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Polarium (DS) artwork

Polarium (DS) review


"Youíre in the middle of a long string that will clear all visible blocks at once. As you whip your stylus over the top row to put the final touches on your combo, suddenly you find that the on-screen detonator has not followed. Why? Because in a second, blocks will fill that space you passed through. You already knew that. Itís the reason you were in such a hurry."

Good puzzle games are simple. You pick them up, you play them and you understand how they work within minutes. Polarium, a new puzzle title for the DS, follows this basic progression. However, one extremely irritating snag prevents it from being the true classic you might wish for.

Basically, Polarium just asks you to trace tiles. To picture the game, imagine twenty-five blocks of equal size, piled in five stacks of five across the center of the bottom screen on your DS. The first of these stacks is black, while the following four are all white. What do you do in such a case? You sweep your stylus swiftly over that first stack. A golden trail forms in your wake, and when youíve covered all of the tiles, you click the end point (I call it the detonator, just for simplicityís sake). Instantly, the tiles flip so that theyíre suddenly white. Now that each visible tile is white, they all vanish in a flash of light.

Thatís what Polarium is all about. Of course, complications arise. You wonít always just brush your stylus in a straight line. More often, youíll have to snake through a tricky pattern to set things right. Always, the goal is to set it up so that all of your visible tiles within a given row are either white or black.

Both of the gameís two main modes rely on this concept. In ĎChallengeí mode, you trace furiously to keep your stack low as more blocks rain from above in mass quantities. Thereís no time to think. Instead, youíll need lightning-fast reflexes as you trace patterns one after another, never pausing. You also need a keen eye. One pattern might have you aiming to eliminate all of the white squares, while the next might more easily be completed if you get rid of everything black. The color you tackle is your choice. Thereís only one rule: work quickly. For me, this exercise provides the most enjoyment. It also happens to be where that snag I mentioned shows its ugly face.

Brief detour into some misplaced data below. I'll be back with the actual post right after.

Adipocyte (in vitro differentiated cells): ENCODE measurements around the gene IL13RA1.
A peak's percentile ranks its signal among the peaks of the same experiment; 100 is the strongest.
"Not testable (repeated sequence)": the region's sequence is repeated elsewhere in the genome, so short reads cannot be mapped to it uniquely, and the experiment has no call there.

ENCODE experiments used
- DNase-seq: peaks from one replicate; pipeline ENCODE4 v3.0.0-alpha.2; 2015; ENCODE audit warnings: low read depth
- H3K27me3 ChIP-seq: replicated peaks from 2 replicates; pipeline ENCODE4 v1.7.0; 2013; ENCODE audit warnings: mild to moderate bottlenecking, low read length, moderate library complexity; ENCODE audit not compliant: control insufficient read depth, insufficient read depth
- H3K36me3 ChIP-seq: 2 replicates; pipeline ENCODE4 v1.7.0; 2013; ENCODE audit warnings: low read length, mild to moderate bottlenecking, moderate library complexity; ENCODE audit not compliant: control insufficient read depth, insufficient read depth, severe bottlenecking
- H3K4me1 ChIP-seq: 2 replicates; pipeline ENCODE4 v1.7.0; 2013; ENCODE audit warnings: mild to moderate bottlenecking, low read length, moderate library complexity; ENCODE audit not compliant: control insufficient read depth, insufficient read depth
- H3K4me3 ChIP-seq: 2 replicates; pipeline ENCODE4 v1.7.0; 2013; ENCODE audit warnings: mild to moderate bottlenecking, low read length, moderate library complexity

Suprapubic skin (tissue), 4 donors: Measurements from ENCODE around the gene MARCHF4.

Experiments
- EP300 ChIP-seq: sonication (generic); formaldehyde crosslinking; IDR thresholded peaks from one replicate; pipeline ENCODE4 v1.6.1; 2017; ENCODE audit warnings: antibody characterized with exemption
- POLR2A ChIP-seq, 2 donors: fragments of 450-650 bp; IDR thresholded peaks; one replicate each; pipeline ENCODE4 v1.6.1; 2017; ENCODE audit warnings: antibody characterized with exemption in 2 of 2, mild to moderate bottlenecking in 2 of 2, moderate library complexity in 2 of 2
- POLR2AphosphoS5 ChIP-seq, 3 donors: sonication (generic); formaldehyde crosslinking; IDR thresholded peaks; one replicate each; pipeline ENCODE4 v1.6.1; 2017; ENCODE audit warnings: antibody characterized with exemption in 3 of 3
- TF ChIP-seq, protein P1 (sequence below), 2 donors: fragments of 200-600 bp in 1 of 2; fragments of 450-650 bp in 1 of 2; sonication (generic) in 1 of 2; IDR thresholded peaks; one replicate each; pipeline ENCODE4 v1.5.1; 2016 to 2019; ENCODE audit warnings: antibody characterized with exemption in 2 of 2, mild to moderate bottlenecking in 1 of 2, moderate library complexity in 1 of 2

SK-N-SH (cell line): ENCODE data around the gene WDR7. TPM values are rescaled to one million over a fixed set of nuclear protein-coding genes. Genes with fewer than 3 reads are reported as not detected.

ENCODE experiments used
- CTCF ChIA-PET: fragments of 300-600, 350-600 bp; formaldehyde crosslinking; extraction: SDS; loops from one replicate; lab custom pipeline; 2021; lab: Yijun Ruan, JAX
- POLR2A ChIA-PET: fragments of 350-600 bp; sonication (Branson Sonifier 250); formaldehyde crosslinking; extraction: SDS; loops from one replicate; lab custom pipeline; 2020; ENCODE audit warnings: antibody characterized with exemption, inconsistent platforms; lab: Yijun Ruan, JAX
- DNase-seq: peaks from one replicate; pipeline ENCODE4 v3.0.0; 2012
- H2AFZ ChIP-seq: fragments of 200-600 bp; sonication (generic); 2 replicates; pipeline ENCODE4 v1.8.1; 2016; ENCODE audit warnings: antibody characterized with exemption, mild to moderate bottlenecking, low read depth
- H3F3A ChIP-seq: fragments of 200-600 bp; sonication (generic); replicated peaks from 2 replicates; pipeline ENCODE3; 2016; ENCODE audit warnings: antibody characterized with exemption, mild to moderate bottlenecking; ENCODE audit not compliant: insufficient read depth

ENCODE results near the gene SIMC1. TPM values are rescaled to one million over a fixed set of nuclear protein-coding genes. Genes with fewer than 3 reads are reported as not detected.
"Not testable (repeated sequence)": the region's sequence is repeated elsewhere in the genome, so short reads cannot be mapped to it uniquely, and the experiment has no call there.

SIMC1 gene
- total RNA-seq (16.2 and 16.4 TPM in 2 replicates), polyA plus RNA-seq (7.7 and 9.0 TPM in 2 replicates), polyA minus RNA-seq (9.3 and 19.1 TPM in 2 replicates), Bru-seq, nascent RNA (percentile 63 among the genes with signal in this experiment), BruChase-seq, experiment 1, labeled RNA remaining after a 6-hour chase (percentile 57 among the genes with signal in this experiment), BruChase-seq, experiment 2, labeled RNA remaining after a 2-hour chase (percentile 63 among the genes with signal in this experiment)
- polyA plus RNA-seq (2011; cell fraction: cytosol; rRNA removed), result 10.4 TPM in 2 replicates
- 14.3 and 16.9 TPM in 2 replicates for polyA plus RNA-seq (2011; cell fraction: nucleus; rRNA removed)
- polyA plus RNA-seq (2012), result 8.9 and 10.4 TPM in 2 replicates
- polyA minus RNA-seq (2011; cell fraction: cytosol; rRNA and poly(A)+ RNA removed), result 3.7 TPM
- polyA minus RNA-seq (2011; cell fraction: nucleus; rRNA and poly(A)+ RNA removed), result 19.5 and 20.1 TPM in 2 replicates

Imagine that youíre racing to trace a pattern as more blocks slide from the top screen into the touchable play area. Youíre in the middle of a long string that will clear all visible blocks at once. As you whip your stylus over the top row to put the final touches on your combo, suddenly you find that the on-screen detonator has not followed. Why? Because in a second, blocks will fill that space you passed through. You already knew that. Itís the reason you were in such a hurry. But even though no obstacle is there yet, you suddenly find your progress at a dead halt. You donít get a massive boost to your score and now your game is in jeopardy because you have to act quickly in order to recover.

This is a flaw, pure and simple. The developers should have allowed you to finish such last-minute combos so that you could play in a natural sense. Now, youíre constantly forced to ask yourself: ďDo I have enough time to sneak through, or will the game just decide to hang me up and screw my chances at victory?Ē Itís not a fun position at all, and it should have been easy for the developer to avoid.

Fortunately, this irritation doesnít pop up in the ĎPuzzleí mode, as you have all the time in the world to make your move. Falling blocks are nowhere in sight. Instead, youíre asked to clear the whole screen using only one detonation.

At this point, the game throws tricky patterns your way. As an example, you might see a spidery design. To win, youíll have to carefully wind your way throughout the pattern, switching around tiles both black and white so that when you finally click and set the play into motion, the screen is wiped clear. If youíre sick of running into the ĎChallengeí modeís uncooperative detonator, these quick little challenges provide a welcome alternative. There are one hundred of them in all, and youíll probably find yourself scratching your head after solving the first five or six. They only get more difficult from there.

Despite the two modes, though, Polarium can get old rather quickly. Perhaps itís the simple play, or maybe itís just the frustration that comes out of struggling against the detonator. Maybe itís even the irritating music, which sounds like elevator music stuck on Ďrepeatí mode. Regardless, this is a game best played in small spurts or when youíre linked with a friend so that you can verbally antagonize each other. Borrow it from a buddy and see if you like it. Thereís a good chance that you will.


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Staff review by Jason Venter (July 21, 2005)

Jason Venter has been playing games for 30 years, since discovering the Apple IIe version of Mario Bros. in his elementary school days. Now he writes about them, here at HonestGamers and also at other sites that agree to pay him for his words.

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